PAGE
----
Paper Moon (1973) starring Ryan O'Neal, Tatum O'Neal, Madeline Kahn, John Hillerman, P.J. Johnson, Jessie Lee Fulton directed by Peter Bogdanovich Movie Review

Paper Moon (1973)   4/54/54/54/54/5

Tatum O'Neal and Ryan O'Neal in Paper Moon

Little Orphan Addie

Originally the father-daughter team scheduled to appear in "Paper Moon" wasn't Ryan and Tatum O'Neal, it was Paul Newman and his daughter Nell but through a few issues they dropped out and the O'Neal's came in. In fact it wasn't even called "Paper Moon" to start with and Peter Bogdanovich wasn't even the original director, John Huston had originally been lined up to take the helm. But despite what can only be described as substantial changes "Paper Moon" turned out to be a terrific comedy, one of the best of the 70s and one which shockingly I doubt would have been as good if Paul Newman and his daughter Nell had starred in it.

During the funeral for her mother, young Addie Loggins (Tatum O'Neal - The Bad News Bears) meets Moses Pray (Ryan O'Neal - What's Up, Doc?) a man who says he knew her mother and is just paying his respects whilst passing through. Before Moses knows it he is saddled with orphan Addie taking her to St. Louis to live with her relatives, but having a young girl with him cramps his style as he is a hustler who sells bibles to widows. But things soon start to work out as Addie shows she is a dab hand at being a con artist and suddenly together they are making more money than ever and that's just the start of a very adventurous road trip.

Tatum O'Neal as Addie Loggins in Paper Moon

There are 3 very clear sections to "Paper Moon" with the first covering the con work of Addie and Moses Pray as they make their way to St. Louis. What is particularly nice is that in this first section we get a little history, we know that Addie's mother has died and without a father she is being shipped off to her aunts. But at the same time you have the comedy over whether Moses is related to Addie because they share the same jaw line. That little set up works nicely before we get all the amusement of them working together as a couple of con artists, selling bibles to the recently widowed and tricking cashiers with a slick money con. Plus there is Addie who basically blackmails Moses in to keeping on going because he conned someone out of money she is entitled to.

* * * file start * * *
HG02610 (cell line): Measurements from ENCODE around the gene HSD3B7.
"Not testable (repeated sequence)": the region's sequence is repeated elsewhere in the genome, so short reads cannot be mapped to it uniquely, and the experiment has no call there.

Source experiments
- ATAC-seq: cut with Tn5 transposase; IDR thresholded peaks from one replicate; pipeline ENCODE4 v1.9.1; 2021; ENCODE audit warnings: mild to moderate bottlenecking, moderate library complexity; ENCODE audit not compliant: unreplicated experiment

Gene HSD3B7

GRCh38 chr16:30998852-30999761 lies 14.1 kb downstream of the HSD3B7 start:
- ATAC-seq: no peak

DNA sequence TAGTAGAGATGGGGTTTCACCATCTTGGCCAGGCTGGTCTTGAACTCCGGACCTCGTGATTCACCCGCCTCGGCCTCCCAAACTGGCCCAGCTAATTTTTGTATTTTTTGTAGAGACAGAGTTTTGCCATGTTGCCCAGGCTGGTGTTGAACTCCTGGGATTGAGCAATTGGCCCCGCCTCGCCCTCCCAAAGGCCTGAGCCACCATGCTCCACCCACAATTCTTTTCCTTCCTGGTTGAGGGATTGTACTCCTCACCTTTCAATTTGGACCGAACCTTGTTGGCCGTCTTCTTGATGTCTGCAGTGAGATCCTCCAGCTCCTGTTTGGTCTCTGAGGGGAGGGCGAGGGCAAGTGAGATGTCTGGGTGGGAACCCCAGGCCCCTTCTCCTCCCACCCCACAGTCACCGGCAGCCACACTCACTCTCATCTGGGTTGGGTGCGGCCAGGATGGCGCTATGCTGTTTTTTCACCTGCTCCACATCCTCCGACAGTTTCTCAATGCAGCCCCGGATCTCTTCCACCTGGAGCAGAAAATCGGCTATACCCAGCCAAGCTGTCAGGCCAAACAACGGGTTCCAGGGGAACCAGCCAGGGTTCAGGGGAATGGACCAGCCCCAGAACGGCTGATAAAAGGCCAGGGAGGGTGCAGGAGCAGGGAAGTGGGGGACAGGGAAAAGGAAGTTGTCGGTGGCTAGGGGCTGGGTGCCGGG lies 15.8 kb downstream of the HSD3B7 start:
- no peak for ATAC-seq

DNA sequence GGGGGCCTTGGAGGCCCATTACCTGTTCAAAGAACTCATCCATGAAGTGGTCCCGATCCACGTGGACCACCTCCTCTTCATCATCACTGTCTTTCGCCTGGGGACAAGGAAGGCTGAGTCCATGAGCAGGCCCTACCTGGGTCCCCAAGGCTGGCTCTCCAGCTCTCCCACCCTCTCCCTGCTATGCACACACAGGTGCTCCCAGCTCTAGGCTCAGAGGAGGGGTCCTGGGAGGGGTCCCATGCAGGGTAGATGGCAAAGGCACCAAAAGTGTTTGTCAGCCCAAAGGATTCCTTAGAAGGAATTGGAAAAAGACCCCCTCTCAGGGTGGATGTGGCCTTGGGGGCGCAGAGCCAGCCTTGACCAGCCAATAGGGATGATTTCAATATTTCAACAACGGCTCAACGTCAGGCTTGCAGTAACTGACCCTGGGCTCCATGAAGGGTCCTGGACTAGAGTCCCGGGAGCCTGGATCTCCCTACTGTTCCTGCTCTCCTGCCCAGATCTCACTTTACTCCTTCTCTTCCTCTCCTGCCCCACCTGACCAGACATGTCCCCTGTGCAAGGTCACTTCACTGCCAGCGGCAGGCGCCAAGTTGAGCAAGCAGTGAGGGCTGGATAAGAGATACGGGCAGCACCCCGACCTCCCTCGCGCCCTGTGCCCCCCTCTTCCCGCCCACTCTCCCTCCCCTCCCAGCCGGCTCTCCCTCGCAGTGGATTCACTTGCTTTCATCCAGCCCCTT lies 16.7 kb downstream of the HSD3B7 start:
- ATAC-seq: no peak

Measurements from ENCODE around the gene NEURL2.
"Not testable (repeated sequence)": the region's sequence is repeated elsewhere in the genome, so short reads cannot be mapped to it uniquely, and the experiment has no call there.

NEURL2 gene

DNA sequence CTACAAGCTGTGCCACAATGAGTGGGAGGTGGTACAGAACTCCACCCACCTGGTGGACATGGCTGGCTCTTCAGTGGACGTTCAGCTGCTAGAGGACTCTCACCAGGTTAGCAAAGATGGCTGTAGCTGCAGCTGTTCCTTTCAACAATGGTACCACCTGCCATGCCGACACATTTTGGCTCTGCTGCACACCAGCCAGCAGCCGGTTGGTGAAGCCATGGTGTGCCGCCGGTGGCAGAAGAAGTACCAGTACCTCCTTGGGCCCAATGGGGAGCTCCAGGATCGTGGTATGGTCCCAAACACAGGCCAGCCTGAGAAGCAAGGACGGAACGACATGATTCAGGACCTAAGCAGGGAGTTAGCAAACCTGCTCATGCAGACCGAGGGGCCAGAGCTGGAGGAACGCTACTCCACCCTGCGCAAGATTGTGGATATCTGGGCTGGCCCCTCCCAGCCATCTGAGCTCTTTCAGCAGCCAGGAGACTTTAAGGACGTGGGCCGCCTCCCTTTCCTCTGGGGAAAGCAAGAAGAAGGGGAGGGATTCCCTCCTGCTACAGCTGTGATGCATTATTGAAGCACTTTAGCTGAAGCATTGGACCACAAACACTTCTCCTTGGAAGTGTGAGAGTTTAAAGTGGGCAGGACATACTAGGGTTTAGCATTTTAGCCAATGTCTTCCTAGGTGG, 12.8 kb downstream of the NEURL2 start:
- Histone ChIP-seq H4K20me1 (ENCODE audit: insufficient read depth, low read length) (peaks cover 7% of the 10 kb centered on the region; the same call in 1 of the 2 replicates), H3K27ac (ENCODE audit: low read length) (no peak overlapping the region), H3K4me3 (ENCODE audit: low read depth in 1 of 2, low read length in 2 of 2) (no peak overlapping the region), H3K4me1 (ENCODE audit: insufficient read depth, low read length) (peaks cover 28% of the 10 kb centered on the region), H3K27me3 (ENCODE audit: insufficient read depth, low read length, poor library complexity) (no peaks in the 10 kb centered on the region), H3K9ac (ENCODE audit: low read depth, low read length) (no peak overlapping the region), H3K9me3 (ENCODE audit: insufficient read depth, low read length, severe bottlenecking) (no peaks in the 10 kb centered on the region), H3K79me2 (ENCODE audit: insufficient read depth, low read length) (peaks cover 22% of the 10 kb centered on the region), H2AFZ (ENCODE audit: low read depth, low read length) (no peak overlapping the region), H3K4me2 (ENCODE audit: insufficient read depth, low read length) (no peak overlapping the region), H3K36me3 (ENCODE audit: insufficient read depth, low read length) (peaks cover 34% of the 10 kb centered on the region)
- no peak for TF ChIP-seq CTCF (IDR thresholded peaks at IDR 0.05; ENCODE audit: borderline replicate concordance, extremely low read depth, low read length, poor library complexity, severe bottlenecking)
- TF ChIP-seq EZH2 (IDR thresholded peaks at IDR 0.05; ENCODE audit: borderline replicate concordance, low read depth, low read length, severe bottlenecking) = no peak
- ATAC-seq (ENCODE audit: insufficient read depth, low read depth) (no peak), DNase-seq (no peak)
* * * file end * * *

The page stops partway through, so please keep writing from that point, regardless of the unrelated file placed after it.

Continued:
But then rather than just giving us a whole movie of one con after another the second part of the movie sees Moses falling for entertainer Trixie Delight and Addie feeling pushed to the side by her. And whilst there is a lot of obvious comedy going on through out this section as the young Addie becomes increasingly jealous of the money grabbing Trixie there is also plenty of clever stuff as she works to get rid of the woman.

And it doesn't stop there as you then get a third section to "Paper Moon" as Addie and Moses finding themselves in trouble when they con a bootlegger only to discover that the bootlegger's brother is a lawman. And so we have more comedy, more cons and some action as we have a couple of chase scenes until Addie and Moses expectedly reach St. Louis and the relatives.

The thing about "Paper Moon" is that it takes us on a journey, which develops into something more at just the perfect time. So when we have had plenty of fun with Addie and Moses conning people it changes track slightly, bring in Trixie and when we're just about to bore of the Trixie storyline it develops again. It's because of this that "Paper Moon" never becomes dull and on top of that director Peter Bogdanovich paces it all beautiful so that it never drags yet gives you time to breathe between each bout of humour. A perfect example of which is the money con when Moses buys something then continually offers to change the change for a bigger note, the delivery is humorous, it makes you think and rather than scamp along to another funny scene we get time to try and work out what has just happened. And you have to say that Bogdanovich decision to shoot in black and white is a clever one as it helps create this old depression era atmosphere.

Now "Paper Moon" is very much a father and daughter movie, oh there is Madeline Kahn as the shallow and money grabbing Trixie Delight but the whole thing is built around Ryan and Tatum O'Neal. The irony is that whilst Ryan O'Neal was an established actor with a couple of hits under his belt "Paper Moon" was Tatum O'Neal's first movie yet she outshines her father in every scene. It's almost jaw dropping to watch a young Tatum because she is so good, no over dramatics, no lack of confidence just a young girl delivering what is simply a brilliant performance, so good that she won an Oscar for Best Actress in a Supporting Role, although why it was for supporting role escapes me as she is in pretty much every scene. Of course it helps that Tatum was acting with her father and Ryan does an equally good job as Moses Pray, delivering a brilliant performance as a con artist whilst also the frustration of being out witted by a young girl.

What this all boils down to is that "Paper Moon" is easily one of the better, more intelligent comedies to have come out of the 70s and whilst over a quarter of a century old is still absolutely brilliant to watch. From director Peter Bogdanovich's decision to shoot in black and white through to the pacing it just grabs your attention and keeps it. And whilst Ryan O'Neal delivers a more than solid performance as con artist Moses Pray he is outshone by his daughter Tatum who delivers a performance which many established actors would die for.